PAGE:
Ms Zeenat Ishmail, Chief Director for Strategic Management (PT), presented the non-financial performance of the PT for the first Quarter of the current Financial Year. 312 targets (75%) of the total 416 targets were achieved in the first Quarter. The Public entities achieved 72 (85%) out of the 85 targets. In terms of the Preliminary Performance, The Governance Cluster achieved 91%, Social Cluster 76% and Economic 64% of the targets. In terms of aggregate, 75 (18%) of the 416 targets were partially achieved and 29 were not achieved. The average performance was set at 75%. Seven Departments achieved above the average score. These include the Department of the Premier (DotP: 83%), Department of Economic Development and Tourism (DEDAT: 85%), Department of Community Safety (DoCS: 96%), Agriculture (DoA: 75%), Department of Local Government (DLG: 100%) and the DoH (76%). Six Department performed below the average. These include Departments of Education (DoE: 71%), Human Settlements (DHS: 58%), Social Development (DSD: 54%), Cultural Affairs and Sports (DCAS: 73%), Department of Environmental Affairs and Development Planning (DEA & DP: 40%) and DPTW (42%). The average preliminary performance for Provincial public entity is 85%. Public entities in the Social Cluster led the performance followed by Economic and the Governance clusters. Western Cape Liquor Authority (WCLA), Western Cape Language Commission (WCLC), Western Cape Cultural Commission (WCCC) performed excellently. Out of the 72 targets, 85% have been achieved in the first Quarter. Seven public entities achieved above the Provincial average of 85%. These include Liquor Licensing authority, heritage Western Cape, Cultural Commission, Wesgro, Saldanha Bay Industrial Development Zone (SBIDZ), and Cape Nature. The Western Cape Gambling and Racing Board (WCGRB) and Casidra achieved below the Provincial average.
The Chairperson expressed concern about the proposed financial support for Eskom. A total of about R406 billion will be paid to Eskom in the next 10 years. Does the NT advise the PT on where the money would come from? Which Departments will be affected by the budget cuts?
Ms Gantana said the budget cuts will definitely affect the funds allocated to the PT. The PT will strive to align with the strategic goals of the Sixth Administration. The Province will base its expenditure on own revenues. The budget cuts will affect the equitable share and the conditional grants allocated to the Province.
Mr MacKenzie asked about the total amount the DHS got from the sale of land to the Airports Company of South Africa (ACSA).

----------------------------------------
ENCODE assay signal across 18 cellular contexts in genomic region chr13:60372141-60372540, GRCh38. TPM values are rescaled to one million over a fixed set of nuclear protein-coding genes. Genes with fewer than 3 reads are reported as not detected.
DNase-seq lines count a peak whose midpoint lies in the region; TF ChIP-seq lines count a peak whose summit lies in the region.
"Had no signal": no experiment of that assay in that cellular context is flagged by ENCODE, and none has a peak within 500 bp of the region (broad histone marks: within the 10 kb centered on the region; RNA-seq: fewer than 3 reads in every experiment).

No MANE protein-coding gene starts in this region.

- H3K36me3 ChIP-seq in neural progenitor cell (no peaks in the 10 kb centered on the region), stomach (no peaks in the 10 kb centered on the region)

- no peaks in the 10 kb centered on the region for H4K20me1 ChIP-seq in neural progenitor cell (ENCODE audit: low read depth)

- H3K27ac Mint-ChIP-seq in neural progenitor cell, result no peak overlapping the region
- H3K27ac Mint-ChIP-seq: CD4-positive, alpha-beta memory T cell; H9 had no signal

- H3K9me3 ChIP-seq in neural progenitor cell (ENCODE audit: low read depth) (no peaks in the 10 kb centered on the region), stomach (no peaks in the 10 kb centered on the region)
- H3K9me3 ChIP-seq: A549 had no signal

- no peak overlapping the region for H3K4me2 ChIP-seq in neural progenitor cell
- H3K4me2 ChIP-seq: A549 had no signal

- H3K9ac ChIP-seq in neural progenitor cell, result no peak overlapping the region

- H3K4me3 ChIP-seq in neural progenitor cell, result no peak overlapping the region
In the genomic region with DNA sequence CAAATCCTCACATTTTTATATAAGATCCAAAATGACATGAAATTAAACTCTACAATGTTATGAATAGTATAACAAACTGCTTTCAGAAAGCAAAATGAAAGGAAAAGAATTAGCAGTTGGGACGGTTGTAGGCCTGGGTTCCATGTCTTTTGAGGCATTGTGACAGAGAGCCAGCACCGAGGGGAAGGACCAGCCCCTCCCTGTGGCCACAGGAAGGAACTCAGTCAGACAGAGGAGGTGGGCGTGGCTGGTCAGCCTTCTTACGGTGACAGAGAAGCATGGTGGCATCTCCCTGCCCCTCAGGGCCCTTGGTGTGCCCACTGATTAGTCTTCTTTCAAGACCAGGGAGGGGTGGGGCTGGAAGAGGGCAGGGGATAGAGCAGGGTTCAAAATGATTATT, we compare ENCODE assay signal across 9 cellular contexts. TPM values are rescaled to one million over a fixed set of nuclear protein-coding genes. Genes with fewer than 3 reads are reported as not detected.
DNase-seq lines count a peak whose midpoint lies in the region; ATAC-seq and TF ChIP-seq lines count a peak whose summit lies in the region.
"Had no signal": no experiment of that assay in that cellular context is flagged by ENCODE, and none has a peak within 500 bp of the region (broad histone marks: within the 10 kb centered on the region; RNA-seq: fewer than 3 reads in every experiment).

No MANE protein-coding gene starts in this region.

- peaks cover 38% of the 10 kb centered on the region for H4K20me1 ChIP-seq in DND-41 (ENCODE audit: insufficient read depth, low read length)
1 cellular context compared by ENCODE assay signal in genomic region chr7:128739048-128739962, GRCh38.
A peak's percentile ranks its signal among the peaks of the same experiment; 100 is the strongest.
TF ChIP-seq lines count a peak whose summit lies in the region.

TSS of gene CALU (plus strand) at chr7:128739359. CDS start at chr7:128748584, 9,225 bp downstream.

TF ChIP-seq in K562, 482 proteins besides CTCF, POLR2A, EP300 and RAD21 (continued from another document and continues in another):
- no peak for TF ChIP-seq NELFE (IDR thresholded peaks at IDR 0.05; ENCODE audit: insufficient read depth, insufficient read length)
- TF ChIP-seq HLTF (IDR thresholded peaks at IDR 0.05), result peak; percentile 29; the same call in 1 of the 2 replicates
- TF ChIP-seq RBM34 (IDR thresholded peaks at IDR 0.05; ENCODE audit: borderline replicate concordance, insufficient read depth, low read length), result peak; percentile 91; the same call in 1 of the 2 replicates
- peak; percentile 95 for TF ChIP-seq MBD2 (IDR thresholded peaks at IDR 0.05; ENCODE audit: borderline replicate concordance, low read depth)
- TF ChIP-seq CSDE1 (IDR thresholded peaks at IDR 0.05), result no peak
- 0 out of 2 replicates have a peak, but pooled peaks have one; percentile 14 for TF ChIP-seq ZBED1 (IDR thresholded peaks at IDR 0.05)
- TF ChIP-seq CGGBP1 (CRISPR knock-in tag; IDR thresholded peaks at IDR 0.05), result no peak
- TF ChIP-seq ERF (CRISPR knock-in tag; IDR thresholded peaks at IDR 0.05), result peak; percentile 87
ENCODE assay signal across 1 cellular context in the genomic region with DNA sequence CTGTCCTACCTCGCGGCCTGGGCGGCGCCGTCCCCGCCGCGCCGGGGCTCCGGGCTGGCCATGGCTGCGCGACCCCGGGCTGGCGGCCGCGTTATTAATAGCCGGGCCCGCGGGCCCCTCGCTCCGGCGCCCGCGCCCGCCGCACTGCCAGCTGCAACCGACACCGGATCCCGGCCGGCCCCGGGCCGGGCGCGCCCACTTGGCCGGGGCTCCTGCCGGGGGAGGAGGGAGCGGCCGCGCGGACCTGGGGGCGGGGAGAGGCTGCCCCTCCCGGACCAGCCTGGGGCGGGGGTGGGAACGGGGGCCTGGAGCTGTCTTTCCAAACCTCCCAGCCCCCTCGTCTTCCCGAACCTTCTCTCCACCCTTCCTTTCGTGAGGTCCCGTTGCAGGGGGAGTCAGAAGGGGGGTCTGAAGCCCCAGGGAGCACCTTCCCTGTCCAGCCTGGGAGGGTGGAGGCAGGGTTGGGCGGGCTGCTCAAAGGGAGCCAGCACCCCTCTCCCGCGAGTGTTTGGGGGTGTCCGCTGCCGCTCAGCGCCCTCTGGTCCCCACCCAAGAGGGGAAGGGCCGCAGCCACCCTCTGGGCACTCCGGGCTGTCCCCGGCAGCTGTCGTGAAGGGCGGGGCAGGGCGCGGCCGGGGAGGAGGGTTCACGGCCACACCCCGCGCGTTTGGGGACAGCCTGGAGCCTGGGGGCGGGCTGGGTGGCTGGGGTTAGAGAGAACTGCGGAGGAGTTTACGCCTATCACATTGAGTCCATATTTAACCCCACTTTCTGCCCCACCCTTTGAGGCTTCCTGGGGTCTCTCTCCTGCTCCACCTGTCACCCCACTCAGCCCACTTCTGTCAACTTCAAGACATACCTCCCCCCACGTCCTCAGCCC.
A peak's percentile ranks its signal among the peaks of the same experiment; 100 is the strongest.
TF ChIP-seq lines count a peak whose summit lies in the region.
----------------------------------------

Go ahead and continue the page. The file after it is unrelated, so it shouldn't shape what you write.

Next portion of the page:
Ms Gantana said the total amount is R153 million but she promised to verify the figure.
Consideration of Minutes
The Committee adopted the minutes of the meeting held on 2 August 2019. The motion for the adoption was moved by Mr D Mitchell (DA). The move was seconded by Ms W Philander (DA).
Mr MacKenzie suggested that the Committee holds its meeting on Fridays from 9 to 12 so that Members of Muslim faith can have quality time for their prayers. Some Members suggested 2 to 5 pm but Mr MacKenzie said that 9 to 12 noon is more appropriate.
The Chairperson said the Committee will have to liaise with the Public Accounts Committee (SCOPA) to determine the appropriate time for the meeting. SCOPA also has meeting on Fridays. The Committee should request the FFC to submit the various reports of the research it conducted to the Committee based on the presentation. The recommendations on Local Governments should be referred to the Committee on Local Government for appropriate actions. The Committee should write to the Provincial MEC for Finance to oppose the proposed budget cuts from the NT. The Province and the Local Government should not suffer because of Eskom's failure.
Mr Mvimbi asked to know why the Chairperson wanted to oppose the cuts in budget. There has always been a drive to cut budgets. Does the Chairperson want an increase in budget? The Members should have a copy of the memo from the NT that proposed the budget cuts over the next three years. This will guide Members' decision on the matters related to budget cuts. It will also help to support the position of the Committee in future engagements.
The Chairperson offered to request a copy of the memo from the Provincial Treasury.
Ms Nkondlo suggested the Chairperson would have introduced the matter of budget cuts as a conversation, not as resolution. Members should be allowed to vote on the matter. The ANC, as a Party, is in support of budget cuts. On the other hand the DA opposes budget cuts and the restructuring of Eskom.
In response to Mr Mvimbi's concern, the Chairperson said that the matters relating to budget cuts is already public knowledge. Ministers and the Premier of the Province and the PT have addressed the matter. She noted that the budget cuts are treated separately from Provincial budgetary process.
Mr R Allen (DA) supported the Chairperson's opposition to budget cuts. Budget cuts will definitely impact negatively on service delivery to communities.
The Chairperson said the appropriate documentation from the NT will be circulated to Members. The budget cuts will affect conditional grants and equitable share allocated to the Province.
The meeting was adjourned.